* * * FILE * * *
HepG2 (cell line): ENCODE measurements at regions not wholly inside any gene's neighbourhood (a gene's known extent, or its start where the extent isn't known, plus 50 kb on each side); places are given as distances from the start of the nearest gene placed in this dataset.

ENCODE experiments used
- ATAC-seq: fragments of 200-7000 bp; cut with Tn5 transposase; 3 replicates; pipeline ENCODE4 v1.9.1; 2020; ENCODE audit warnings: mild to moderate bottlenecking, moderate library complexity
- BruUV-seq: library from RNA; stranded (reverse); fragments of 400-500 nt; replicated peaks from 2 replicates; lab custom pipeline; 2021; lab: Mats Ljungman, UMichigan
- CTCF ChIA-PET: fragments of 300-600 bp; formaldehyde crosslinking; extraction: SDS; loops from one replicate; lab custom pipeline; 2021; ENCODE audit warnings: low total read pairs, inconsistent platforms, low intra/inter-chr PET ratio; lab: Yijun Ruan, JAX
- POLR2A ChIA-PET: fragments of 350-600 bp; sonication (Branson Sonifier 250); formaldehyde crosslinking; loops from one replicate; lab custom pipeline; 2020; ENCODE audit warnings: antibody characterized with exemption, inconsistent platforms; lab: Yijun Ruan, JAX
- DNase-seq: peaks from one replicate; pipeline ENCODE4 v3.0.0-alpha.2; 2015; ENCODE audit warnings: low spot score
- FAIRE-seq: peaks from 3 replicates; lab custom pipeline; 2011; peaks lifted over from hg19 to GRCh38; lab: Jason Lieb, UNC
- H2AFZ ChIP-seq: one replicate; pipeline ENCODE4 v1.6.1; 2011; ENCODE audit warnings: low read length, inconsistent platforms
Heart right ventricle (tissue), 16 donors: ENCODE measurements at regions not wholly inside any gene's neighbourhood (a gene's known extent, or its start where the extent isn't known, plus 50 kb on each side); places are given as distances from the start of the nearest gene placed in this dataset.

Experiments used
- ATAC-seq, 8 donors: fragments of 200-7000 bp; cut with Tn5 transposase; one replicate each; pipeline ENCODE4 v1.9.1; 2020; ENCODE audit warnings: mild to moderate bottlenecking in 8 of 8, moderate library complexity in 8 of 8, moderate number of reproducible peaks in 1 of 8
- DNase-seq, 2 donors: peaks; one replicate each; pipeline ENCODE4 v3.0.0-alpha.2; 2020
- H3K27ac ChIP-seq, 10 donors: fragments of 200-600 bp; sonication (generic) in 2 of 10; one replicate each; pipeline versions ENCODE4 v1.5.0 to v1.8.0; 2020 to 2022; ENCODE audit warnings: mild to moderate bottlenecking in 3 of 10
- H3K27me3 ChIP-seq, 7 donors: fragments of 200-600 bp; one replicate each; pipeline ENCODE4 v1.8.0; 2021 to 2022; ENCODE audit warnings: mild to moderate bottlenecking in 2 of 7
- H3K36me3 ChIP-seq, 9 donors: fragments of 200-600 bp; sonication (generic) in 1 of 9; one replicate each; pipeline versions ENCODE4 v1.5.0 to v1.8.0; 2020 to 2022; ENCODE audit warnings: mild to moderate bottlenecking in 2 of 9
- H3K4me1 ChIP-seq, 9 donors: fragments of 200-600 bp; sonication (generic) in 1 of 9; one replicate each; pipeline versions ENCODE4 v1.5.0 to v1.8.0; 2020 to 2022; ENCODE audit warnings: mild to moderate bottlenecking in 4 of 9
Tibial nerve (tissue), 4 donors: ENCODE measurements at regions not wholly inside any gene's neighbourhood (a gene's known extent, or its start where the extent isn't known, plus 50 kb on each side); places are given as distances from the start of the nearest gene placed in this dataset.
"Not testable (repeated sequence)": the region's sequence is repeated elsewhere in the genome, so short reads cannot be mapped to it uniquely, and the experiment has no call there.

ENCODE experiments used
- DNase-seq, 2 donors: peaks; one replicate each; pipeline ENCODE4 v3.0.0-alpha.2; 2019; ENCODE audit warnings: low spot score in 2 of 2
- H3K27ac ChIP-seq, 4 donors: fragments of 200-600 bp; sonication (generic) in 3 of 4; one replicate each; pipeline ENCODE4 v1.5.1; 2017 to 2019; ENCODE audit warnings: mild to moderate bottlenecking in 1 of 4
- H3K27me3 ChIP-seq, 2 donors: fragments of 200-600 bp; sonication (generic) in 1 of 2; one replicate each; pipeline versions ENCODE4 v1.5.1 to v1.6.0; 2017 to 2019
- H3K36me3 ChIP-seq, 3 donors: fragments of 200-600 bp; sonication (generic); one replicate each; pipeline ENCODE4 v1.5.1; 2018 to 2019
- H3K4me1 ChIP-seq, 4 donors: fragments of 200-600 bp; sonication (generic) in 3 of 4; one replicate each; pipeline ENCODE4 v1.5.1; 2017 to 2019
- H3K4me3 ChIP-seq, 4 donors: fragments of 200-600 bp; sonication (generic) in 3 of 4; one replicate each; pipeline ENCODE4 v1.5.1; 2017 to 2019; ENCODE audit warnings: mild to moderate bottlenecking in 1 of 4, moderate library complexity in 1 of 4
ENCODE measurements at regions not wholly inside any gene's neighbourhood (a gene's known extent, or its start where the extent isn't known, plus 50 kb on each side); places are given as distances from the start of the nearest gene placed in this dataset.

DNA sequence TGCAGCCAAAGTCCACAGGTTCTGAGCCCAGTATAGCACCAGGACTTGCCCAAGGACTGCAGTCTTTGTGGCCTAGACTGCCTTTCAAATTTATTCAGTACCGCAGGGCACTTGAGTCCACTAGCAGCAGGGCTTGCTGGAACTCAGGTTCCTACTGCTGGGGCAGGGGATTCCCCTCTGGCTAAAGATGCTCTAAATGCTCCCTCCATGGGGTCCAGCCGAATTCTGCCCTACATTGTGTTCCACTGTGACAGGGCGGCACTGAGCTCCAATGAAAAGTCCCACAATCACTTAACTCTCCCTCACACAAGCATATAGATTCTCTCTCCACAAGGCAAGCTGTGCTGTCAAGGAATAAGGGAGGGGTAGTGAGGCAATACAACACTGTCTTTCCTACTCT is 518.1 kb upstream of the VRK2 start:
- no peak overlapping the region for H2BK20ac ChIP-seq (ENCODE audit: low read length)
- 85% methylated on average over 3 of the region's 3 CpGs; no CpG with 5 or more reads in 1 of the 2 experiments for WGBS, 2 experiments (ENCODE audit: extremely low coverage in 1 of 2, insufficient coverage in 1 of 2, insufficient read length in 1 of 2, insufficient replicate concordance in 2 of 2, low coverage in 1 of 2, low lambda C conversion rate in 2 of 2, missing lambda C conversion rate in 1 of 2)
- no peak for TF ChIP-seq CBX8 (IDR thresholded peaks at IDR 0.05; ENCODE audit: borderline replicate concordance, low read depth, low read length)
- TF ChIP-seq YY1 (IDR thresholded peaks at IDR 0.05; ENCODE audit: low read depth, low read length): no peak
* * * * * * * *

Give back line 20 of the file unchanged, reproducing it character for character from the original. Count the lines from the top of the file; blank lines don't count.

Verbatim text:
ENCODE experiments used